- Size: 11′ x 15′
- Scale: HO
- Minimum Radius: 27″
- Minimum Aisle Width: 24″
- Designed by Dan Bourque
Its line into West Virginia notwithstanding, the heart of coal country for the New York Central was Clearfield, PA. From Clearfield, lines radiated in several directions, including a winding route south along Clearfield Creek. A handful of branches left Clearfield Creek for the hollers, including the Boardman Creek Branch which followed Potts Run serving a handful of loaders. In its heyday in the 1940s, the line stretched five miles from Potts Run Jct to Carnwath, PA. The line was abandoned by the NYC in the 1960s, though a 1969 aerial photo still shows a few of the tipples standing in the Penn Central era.
This plan represents the branch during the transition era (1940s-1950s) and includes the five small tipples seen in topo maps and aerial photos. Track arrangements are approximations based on available data. While the branch was stub-ended, the tail track extended well past the last loader near Carnwath, so I’ve taken advantage of this to connect the end of the branch to the staging yard underneath via a 1.5-turn helix to allow continuous running, if desired.
While little information is available on the operations of this branch, its small enough that no more than one train would be allowed, so any DC or DCC control system with a walk-around throttle could power the layout. Construction would be straightforward using either box or L-girder construction, but staging would be difficult to access unless more turns were added to helices at either end. Staging is drawn as three tracks, but if desired, a single track might be sufficient and limit the headache of hidden switches.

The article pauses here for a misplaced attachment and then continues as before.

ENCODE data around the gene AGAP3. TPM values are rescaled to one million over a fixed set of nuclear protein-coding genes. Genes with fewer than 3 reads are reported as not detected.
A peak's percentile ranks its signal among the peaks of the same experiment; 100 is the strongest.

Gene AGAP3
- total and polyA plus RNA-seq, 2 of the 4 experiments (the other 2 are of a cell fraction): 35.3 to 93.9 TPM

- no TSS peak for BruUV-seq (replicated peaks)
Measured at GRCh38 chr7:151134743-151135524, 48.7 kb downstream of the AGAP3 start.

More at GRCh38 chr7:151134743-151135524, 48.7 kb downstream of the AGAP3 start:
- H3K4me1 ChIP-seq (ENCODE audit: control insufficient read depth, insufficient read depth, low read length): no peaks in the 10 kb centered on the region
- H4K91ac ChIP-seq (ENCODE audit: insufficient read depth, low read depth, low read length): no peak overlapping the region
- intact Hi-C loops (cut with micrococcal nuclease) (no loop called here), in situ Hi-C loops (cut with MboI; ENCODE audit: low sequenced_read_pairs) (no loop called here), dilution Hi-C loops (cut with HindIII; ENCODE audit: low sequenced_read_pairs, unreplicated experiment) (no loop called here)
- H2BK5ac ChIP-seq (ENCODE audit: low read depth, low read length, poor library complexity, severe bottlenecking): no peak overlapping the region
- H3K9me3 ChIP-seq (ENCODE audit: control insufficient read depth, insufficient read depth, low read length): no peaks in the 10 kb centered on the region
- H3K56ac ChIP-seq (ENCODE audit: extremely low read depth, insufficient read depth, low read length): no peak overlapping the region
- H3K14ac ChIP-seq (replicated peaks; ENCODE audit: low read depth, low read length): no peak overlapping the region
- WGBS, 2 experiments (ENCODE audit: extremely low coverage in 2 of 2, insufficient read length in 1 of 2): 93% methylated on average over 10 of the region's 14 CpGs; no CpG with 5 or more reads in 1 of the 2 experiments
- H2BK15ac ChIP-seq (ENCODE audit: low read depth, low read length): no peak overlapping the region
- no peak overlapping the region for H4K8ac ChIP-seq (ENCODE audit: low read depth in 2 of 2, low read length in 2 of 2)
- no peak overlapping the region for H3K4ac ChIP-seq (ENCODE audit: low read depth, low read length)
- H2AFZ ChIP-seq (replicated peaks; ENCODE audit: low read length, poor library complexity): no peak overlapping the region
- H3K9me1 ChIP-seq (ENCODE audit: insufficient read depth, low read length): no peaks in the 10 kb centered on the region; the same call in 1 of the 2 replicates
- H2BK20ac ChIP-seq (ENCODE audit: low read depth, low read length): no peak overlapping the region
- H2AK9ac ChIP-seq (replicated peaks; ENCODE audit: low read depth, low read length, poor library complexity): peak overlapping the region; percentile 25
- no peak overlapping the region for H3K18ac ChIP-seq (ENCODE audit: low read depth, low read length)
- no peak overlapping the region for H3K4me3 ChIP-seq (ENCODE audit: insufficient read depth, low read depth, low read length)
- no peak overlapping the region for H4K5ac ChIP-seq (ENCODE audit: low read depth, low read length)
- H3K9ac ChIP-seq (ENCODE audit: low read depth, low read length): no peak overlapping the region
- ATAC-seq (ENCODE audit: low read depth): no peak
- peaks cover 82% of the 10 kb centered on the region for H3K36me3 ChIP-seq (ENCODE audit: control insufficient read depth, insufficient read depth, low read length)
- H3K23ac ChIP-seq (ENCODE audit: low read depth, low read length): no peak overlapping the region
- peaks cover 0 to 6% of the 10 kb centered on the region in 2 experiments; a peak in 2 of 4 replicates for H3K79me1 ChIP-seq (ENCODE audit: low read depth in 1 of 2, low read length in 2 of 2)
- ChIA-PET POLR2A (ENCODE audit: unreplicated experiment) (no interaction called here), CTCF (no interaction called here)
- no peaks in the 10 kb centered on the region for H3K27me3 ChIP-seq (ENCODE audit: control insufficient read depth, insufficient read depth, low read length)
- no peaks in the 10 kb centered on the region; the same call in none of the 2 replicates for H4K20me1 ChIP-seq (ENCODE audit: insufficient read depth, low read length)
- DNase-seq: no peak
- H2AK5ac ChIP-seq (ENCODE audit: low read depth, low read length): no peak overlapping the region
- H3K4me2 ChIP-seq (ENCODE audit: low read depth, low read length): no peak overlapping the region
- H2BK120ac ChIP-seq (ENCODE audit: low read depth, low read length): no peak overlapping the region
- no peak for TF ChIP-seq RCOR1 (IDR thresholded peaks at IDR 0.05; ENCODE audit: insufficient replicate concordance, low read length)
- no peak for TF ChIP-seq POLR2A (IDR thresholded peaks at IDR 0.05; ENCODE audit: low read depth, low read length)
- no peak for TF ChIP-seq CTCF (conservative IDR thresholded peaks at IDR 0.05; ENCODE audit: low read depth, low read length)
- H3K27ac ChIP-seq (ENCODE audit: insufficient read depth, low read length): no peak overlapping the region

Operating this layout would challenging due to the number of stub tracks, mix of facing- and trailing-point sidings, and the single run-around track near the beginning of the branch. A mine run powered by a beefy NYC 2-8-2 or a pair of lightning-striped GPs would leave staging with between 15-30 empty hoppers and a cab. At the run-around siding, empties for the facing-point tipple would need to be placed on the front of the train. From there, the mine run would run up the branch, pulling loads and dropping empties. The loads from all the trailing point tipples would need to be hauled up the branch–no wonder the tail track at Carnwath was so long! After placing the last empties at Carnwath, the mine run would head back down the branch, picking up any remaining loads from the tipples.
Things I Like About this Plan:
- Continuous running
- Track arrangements add challenge to operations
Things I Don’t Like About this Plan:
- Limited variety
- Some switches tough to reach
- Narrow aisle pinch-point